Asian woman with long black hair wearing a dress with large, brightly colored pink flowers printed on it, stands with arms crossed front of a cityscape.
Dawn Song’s research focuses on developing technologies to enable a responsible data economy. (Photo by: Adam Lau/Berkeley Engineering)

A New Vision for Data Security

Quick Summary

  • Dawn Song, a 2022 Fellow with the UC Noyce Initiative, studies how to keep online data safe, fair and accessible.
  • This article was originally published by the UC Berkeley Office of Research.

In mid-2022, Instagram began asking an assortment of its users to complete a survey about their race, ethnicity and gender. By the end of the year, a huge number of people had filled out the survey, which was part of a new effort to ensure that the social media platform was fair and inclusive.

Behind the scenes, Professor Dawn Song, PhD, an expert in computer security and privacy, was helping ensure that the sensitive data was staying safe while still enabling researchers to analyze it.

“This is the kind of dataset, on hundreds of thousands of people, that you really don’t want to become compromised,” says Song.

Oasis Labs, a startup company that Song launched based on her work at Berkeley, partnered with Instagram’s parent company, Meta to assess the fairness of their artificial intelligence models.  It is the first-of-its-kind, large-scale real-world deployment of advanced privacy computing technologies that Song has been researching in her lab for years. Now, armed with both the success of this large-scale real-world deployment and a grant from the UC Noyce Initiative, Song is working on a second iteration of the platform. Its goal: to make decentralized data science easy.

Rooted in Physics

Song grew up in Dalian, a northern port city in China. In high school in her hometown, she was part of a special class for training students for the Math Olympiad. She then went on to study physics at Tsinghua University. 

“I loved that physics is the language of nature,” says Song. “It describes the world in this elegant, fundamental way.”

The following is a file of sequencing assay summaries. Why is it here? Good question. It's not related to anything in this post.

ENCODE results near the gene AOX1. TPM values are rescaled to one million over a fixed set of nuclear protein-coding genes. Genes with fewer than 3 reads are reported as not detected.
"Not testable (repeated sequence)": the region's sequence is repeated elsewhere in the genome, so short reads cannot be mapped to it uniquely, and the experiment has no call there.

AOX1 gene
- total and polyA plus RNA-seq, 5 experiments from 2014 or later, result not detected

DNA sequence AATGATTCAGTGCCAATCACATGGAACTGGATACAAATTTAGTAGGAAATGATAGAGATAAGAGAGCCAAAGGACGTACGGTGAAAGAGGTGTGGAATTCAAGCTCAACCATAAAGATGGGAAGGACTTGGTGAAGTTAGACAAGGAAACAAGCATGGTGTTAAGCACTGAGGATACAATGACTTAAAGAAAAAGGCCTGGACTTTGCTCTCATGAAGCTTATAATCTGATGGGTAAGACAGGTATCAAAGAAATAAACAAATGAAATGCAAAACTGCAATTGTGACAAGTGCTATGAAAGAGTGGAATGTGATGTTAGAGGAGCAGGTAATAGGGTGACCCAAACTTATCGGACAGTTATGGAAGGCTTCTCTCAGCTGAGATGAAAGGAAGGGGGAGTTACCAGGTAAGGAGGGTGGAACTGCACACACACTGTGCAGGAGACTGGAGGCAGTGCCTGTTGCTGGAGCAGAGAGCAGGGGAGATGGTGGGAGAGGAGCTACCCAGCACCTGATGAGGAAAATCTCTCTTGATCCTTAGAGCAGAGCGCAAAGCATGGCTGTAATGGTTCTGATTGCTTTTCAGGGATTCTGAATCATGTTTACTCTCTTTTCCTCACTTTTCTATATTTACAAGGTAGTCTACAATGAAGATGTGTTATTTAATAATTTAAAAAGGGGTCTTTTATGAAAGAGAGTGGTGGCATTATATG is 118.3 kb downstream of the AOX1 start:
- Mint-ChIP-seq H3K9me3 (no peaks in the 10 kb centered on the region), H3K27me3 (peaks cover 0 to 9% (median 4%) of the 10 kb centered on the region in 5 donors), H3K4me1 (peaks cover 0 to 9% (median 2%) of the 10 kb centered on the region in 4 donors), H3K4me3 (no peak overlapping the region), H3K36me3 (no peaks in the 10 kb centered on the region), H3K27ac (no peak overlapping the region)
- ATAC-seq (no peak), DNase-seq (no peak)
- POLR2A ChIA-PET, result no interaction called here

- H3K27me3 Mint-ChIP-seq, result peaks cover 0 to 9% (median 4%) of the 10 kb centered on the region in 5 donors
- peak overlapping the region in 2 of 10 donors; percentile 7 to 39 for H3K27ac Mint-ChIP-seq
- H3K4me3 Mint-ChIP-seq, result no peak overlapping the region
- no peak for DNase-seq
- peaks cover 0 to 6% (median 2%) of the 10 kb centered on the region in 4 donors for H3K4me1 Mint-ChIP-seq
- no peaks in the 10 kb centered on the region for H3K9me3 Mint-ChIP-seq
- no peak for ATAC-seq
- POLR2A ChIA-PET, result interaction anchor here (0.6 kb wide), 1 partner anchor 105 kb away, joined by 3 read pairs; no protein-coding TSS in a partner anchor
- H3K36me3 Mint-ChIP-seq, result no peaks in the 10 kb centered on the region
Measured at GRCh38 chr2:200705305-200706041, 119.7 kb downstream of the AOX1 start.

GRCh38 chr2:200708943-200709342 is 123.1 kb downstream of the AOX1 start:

But Song had also always been interested in computer science. After one year in a physics PhD program at Cornell University, she decided to switch gears. She completed a master’s degree in computer science at Carnegie Mellon and a Ph.D. at UC Berkeley, focused on computer security and privacy.

“It was a really early time in the field, and the community was very small, but I liked the interdisciplinary nature of the field of computer security,” says Song. “ Security is related to many other fields like economics and policy.”

Song’s research has focused on a kind of catch-22 within computer security: the more locked up and safe digital data is kept, the harder it is to access and use the data. With the advent of machine learning and artificial intelligence— fields that use massive datasets to come to new conclusions— researchers need to develop ways to balance the trade-offs between utilizing data and data privacy.

Taking Back Ownership of Our Data

Song is the co-director of UC Berkeley Center on Responsible Decentralized Intelligence (RDI) and her work on internet and data security revolves around responsible data use and decentralized intelligence. If sensitive information is secret-shared across many different servers, then no one single entity ever has all the information about an individual user.

“With secure multi-party computation, any hacker would need to simultaneously compromise many different entities at once to steal the data,” says Song.

Song is also outspoken about letting internet users maintain better control over their own data. In the future, she imagines people having more say in who uses their data for research and even getting a small payment when they give companies access to information like their demographic data and browsing history. The idea meshes with her security-driven efforts toward decentralized data.

“It’s all about a responsible data economy,” says Song. “How can we help users maintain control of their data and at the same time let the data be used in a privacy-preserving way that is for the betterment of both society and individuals?”

Driven by Real-World Applications

In addition to developing new internet security technologies in her labs, Song has founded or co-founded three start-up tech companies— Oasis LabsMenlo Security, and Ensighta (acquired by FireEye Inc.)— to move those technologies toward commercial use. Her involvement in the companies, she says, helps her bring more impact of her research to the real world.

“As we give birth to new ideas in research, it’s really nice to be able to see the ideas grow and mature and have real-world impact,” she says.

Her physics background, Song says, helps give her a unique perspective when she tackles computer security problems. And she remains driven by the same fundamental curiosity that first attracted her to science.

“I’m a very curiosity-driven person who loves to explore uncharted domains,” says Song. “I think that’s helped me be a pioneer in my field.”

This article was originally published by UC Berkeley Office of Research.

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